Bear attacked and injured campers in their tent on the shore of Skilak Lake, officials say Leave a comment


Two campers were attacked in their tent by a bear early Saturday along the shoreline of Skilak Lake, an official from the Kenai National Wildlife Refuge said.

It wasn’t immediately clear what prompted the bear to attack or what kind of bear was involved, said Leah Eskelin, a public information officer for the wildlife refuge.

“It was a short, quick, in-your-tent attack,” she said.

The injured campers were able to kayak to Upper Skilak Lake Campground where they were helped by other people, a statement from the refuge said. Other campers called for help using a satellite phone and the two injured people were taken to nearby hospitals, the statement said. Eskelin did not have details about how severely the campers were hurt.

“We’re grateful that they got the care that they needed right away and that everyone really came together at the campground to provide that aid and give them a quick response time,” Eskelin said.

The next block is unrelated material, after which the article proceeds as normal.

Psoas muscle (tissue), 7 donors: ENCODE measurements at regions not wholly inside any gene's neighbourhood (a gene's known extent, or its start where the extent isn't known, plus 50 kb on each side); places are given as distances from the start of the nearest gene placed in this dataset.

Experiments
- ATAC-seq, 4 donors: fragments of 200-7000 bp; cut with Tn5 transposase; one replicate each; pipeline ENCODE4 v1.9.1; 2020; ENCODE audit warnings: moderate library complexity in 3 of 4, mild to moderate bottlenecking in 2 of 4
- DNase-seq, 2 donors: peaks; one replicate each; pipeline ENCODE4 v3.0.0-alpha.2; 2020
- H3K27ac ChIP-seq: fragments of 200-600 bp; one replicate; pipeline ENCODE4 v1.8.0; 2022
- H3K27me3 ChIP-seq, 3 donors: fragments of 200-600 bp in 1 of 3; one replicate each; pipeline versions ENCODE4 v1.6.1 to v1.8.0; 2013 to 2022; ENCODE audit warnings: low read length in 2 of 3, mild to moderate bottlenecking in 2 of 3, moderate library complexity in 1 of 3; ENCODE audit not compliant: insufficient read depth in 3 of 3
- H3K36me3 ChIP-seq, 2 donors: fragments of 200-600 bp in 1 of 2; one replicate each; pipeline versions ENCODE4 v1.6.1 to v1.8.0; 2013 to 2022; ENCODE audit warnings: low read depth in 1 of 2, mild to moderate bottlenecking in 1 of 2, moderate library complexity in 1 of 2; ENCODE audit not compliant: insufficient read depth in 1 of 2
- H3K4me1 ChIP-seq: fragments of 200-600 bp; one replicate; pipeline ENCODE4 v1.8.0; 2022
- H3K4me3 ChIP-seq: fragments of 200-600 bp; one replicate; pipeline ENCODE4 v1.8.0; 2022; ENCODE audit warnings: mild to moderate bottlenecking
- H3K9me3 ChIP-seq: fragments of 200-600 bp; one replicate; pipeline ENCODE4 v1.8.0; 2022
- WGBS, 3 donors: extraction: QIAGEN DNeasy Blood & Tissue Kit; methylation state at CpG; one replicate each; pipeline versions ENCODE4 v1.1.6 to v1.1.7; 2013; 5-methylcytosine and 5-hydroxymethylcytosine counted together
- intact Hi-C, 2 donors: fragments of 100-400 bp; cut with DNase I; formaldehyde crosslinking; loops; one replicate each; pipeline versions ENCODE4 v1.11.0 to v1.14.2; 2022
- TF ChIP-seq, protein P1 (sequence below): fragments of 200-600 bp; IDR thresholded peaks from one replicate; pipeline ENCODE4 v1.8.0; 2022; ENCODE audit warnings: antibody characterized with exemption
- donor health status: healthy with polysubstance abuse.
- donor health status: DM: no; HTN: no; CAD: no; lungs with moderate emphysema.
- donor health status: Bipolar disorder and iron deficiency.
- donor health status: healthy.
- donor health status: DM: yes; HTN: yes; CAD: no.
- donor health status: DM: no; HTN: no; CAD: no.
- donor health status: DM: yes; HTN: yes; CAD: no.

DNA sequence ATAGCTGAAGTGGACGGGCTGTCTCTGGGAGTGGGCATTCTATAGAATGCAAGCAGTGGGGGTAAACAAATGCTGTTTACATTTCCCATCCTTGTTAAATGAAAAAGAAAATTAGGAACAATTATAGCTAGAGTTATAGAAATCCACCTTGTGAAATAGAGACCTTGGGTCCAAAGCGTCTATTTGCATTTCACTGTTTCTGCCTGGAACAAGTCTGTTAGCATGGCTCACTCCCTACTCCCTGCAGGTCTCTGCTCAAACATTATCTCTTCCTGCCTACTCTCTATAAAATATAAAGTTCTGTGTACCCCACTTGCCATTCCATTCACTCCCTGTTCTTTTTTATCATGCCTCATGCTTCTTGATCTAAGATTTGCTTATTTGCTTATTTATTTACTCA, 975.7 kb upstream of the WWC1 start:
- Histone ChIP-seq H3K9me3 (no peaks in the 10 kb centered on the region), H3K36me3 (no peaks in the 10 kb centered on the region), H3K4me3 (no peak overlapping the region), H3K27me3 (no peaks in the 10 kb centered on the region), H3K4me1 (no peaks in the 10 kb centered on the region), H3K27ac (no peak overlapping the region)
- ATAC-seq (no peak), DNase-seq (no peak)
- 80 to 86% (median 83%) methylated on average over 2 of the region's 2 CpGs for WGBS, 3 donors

Biologists from the state Department of Fish and Game visited the scene with federal wildlife officers from the U.S. Fish and Wildlife Service, Eskelin said. The campers were set up in a dispersed camping area near the mouth of Hidden Creek, Eskelin said. There were no other campers there Saturday morning, she said.

There were no bears in the area when officials visited the scene, but they collected a collapsed tent and other camping gear, Eskelin said.

“ADF&G is working on seeing if they can pull any DNA material off of that, like hair, because they want to see if they can find out what kind of species it is and that might help determine why the bear acted the way it did,” she said.

Hidden Creek Trail, which is a nearly 3-mile loop trail that leads to Skilak Lake, was closed Saturday after the attack, Eskelin said. The trail reopened Sunday but Eskelin said there are signs posted with details about the attack to warn people to use caution.

“It’s one of those scenarios where if you close an area and have no activity on it, you stand to make it only a wildlife area,” she said. “So the trail is reopened and it’s signed with clear information that the area was involved in a bear incident and some safety information. I think that’s one of those things that we always want to make sure gets received is that everywhere is bear habitat here in Alaska and that awareness is really important.”



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